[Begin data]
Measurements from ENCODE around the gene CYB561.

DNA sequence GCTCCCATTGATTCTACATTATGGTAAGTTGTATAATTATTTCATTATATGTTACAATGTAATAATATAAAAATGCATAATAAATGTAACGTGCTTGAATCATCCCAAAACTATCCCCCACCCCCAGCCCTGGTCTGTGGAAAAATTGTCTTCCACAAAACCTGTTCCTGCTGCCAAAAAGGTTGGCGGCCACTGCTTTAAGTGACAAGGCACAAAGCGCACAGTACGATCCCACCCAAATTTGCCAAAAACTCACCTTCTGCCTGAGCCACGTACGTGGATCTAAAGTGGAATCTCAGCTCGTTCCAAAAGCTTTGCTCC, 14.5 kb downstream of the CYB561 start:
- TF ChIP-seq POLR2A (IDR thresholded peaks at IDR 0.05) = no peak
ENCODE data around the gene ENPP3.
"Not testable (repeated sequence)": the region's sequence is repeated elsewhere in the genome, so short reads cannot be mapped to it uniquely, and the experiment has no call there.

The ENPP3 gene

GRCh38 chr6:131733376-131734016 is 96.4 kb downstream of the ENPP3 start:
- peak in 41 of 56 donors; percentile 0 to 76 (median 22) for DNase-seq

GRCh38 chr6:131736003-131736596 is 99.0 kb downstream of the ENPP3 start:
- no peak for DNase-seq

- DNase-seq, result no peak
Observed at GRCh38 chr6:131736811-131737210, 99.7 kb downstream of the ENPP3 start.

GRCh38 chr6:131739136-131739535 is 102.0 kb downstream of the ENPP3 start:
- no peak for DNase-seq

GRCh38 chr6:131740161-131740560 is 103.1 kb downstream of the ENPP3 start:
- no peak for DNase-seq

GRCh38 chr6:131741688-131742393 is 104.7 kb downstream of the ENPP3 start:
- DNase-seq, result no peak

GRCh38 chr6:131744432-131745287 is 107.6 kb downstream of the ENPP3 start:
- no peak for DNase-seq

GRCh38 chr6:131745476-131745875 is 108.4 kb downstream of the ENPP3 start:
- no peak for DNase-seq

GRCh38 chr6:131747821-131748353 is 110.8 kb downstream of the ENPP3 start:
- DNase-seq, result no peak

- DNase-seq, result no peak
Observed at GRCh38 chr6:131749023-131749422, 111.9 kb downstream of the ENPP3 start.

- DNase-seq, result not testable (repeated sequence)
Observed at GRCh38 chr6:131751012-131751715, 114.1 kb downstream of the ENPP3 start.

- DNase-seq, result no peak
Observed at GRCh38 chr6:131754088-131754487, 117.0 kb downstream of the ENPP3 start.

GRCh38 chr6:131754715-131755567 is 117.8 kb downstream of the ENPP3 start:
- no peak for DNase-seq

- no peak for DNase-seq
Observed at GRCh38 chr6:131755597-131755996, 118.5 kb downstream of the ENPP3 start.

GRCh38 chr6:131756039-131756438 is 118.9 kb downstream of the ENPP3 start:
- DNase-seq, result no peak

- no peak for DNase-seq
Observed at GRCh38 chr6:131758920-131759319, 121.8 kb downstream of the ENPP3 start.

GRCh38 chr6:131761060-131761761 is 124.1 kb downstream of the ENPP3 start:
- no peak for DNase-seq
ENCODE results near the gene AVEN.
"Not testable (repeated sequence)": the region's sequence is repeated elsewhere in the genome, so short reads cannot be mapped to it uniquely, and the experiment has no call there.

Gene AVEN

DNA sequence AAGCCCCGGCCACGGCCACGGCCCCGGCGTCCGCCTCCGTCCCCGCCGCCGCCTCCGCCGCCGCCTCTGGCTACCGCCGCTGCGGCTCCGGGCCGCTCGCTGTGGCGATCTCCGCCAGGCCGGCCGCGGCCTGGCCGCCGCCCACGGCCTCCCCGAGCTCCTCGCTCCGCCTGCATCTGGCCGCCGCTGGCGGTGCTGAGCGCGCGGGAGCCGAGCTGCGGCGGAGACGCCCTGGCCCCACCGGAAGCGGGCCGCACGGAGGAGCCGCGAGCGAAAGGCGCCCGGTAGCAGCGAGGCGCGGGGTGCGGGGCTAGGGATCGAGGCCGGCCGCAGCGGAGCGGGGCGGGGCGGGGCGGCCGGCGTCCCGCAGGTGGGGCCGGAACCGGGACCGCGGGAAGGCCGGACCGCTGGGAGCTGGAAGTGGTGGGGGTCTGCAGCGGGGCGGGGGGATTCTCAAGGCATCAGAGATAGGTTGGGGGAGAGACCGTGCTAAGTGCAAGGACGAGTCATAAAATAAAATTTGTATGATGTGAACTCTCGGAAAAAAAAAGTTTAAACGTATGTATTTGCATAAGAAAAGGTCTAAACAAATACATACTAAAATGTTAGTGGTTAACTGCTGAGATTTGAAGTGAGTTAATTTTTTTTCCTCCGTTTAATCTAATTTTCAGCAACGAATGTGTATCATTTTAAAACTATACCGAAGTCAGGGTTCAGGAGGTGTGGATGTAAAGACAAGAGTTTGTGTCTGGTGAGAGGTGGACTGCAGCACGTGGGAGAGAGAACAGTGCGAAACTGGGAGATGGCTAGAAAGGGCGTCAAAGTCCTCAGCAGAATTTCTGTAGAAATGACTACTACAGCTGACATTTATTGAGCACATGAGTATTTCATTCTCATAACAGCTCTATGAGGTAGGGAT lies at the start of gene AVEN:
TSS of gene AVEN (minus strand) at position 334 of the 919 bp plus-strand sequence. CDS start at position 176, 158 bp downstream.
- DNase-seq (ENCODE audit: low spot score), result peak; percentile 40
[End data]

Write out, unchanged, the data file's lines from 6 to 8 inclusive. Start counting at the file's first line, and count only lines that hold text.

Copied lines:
The ENPP3 gene

GRCh38 chr6:131733376-131734016 is 96.4 kb downstream of the ENPP3 start:
- peak in 41 of 56 donors; percentile 0 to 76 (median 22) for DNase-seq